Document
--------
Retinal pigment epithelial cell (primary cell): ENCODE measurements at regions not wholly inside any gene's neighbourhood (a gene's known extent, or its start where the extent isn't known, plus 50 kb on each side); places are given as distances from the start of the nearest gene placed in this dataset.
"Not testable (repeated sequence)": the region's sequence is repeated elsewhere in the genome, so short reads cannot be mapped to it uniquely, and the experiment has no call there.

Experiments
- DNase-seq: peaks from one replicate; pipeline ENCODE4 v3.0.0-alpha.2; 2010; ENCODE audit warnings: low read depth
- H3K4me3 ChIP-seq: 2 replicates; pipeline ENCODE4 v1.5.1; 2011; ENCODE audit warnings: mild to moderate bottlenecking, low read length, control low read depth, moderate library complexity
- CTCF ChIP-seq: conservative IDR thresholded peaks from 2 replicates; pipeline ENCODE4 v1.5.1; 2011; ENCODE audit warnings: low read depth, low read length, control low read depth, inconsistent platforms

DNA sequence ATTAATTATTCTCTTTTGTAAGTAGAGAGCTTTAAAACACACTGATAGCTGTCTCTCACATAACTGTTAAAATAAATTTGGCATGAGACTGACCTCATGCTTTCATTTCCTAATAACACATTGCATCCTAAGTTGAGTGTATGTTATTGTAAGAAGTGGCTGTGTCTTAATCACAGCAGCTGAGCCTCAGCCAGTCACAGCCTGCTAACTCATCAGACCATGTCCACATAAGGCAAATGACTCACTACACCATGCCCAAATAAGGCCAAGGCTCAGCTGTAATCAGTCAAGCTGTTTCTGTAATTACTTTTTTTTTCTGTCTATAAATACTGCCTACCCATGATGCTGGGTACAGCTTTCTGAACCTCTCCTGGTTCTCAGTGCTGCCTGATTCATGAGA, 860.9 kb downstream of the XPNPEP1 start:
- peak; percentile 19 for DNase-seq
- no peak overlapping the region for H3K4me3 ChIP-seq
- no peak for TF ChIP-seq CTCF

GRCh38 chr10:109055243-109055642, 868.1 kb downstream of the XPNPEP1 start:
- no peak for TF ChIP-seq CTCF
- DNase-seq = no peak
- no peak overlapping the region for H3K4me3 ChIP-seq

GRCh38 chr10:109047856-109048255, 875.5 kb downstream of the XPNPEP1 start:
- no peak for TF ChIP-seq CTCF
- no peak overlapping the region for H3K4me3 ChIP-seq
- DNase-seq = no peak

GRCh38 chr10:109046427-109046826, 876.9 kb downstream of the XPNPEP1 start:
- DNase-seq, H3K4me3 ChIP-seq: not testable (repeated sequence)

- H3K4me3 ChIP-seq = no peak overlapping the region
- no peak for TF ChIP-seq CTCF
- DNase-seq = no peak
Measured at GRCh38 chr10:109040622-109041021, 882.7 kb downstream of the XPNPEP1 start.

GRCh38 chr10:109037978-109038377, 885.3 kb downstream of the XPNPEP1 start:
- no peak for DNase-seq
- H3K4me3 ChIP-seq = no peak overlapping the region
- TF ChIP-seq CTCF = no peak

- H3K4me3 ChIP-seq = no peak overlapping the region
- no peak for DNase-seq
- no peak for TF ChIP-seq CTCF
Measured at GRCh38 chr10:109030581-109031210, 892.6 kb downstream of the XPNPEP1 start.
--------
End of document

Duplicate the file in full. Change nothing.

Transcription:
Retinal pigment epithelial cell (primary cell): ENCODE measurements at regions not wholly inside any gene's neighbourhood (a gene's known extent, or its start where the extent isn't known, plus 50 kb on each side); places are given as distances from the start of the nearest gene placed in this dataset.
"Not testable (repeated sequence)": the region's sequence is repeated elsewhere in the genome, so short reads cannot be mapped to it uniquely, and the experiment has no call there.

Experiments
- DNase-seq: peaks from one replicate; pipeline ENCODE4 v3.0.0-alpha.2; 2010; ENCODE audit warnings: low read depth
- H3K4me3 ChIP-seq: 2 replicates; pipeline ENCODE4 v1.5.1; 2011; ENCODE audit warnings: mild to moderate bottlenecking, low read length, control low read depth, moderate library complexity
- CTCF ChIP-seq: conservative IDR thresholded peaks from 2 replicates; pipeline ENCODE4 v1.5.1; 2011; ENCODE audit warnings: low read depth, low read length, control low read depth, inconsistent platforms

DNA sequence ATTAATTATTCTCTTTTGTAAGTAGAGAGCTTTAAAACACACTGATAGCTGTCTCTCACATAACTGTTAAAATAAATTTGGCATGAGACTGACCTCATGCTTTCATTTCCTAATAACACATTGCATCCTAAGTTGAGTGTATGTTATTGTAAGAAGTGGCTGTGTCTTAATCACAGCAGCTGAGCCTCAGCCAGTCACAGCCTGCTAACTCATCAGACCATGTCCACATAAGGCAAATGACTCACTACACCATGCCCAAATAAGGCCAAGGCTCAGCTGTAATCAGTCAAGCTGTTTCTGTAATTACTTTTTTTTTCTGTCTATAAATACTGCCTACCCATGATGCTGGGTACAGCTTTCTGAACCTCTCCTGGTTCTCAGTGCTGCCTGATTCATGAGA, 860.9 kb downstream of the XPNPEP1 start:
- peak; percentile 19 for DNase-seq
- no peak overlapping the region for H3K4me3 ChIP-seq
- no peak for TF ChIP-seq CTCF

GRCh38 chr10:109055243-109055642, 868.1 kb downstream of the XPNPEP1 start:
- no peak for TF ChIP-seq CTCF
- DNase-seq = no peak
- no peak overlapping the region for H3K4me3 ChIP-seq

GRCh38 chr10:109047856-109048255, 875.5 kb downstream of the XPNPEP1 start:
- no peak for TF ChIP-seq CTCF
- no peak overlapping the region for H3K4me3 ChIP-seq
- DNase-seq = no peak

GRCh38 chr10:109046427-109046826, 876.9 kb downstream of the XPNPEP1 start:
- DNase-seq, H3K4me3 ChIP-seq: not testable (repeated sequence)

- H3K4me3 ChIP-seq = no peak overlapping the region
- no peak for TF ChIP-seq CTCF
- DNase-seq = no peak
Measured at GRCh38 chr10:109040622-109041021, 882.7 kb downstream of the XPNPEP1 start.

GRCh38 chr10:109037978-109038377, 885.3 kb downstream of the XPNPEP1 start:
- no peak for DNase-seq
- H3K4me3 ChIP-seq = no peak overlapping the region
- TF ChIP-seq CTCF = no peak

- H3K4me3 ChIP-seq = no peak overlapping the region
- no peak for DNase-seq
- no peak for TF ChIP-seq CTCF
Measured at GRCh38 chr10:109030581-109031210, 892.6 kb downstream of the XPNPEP1 start.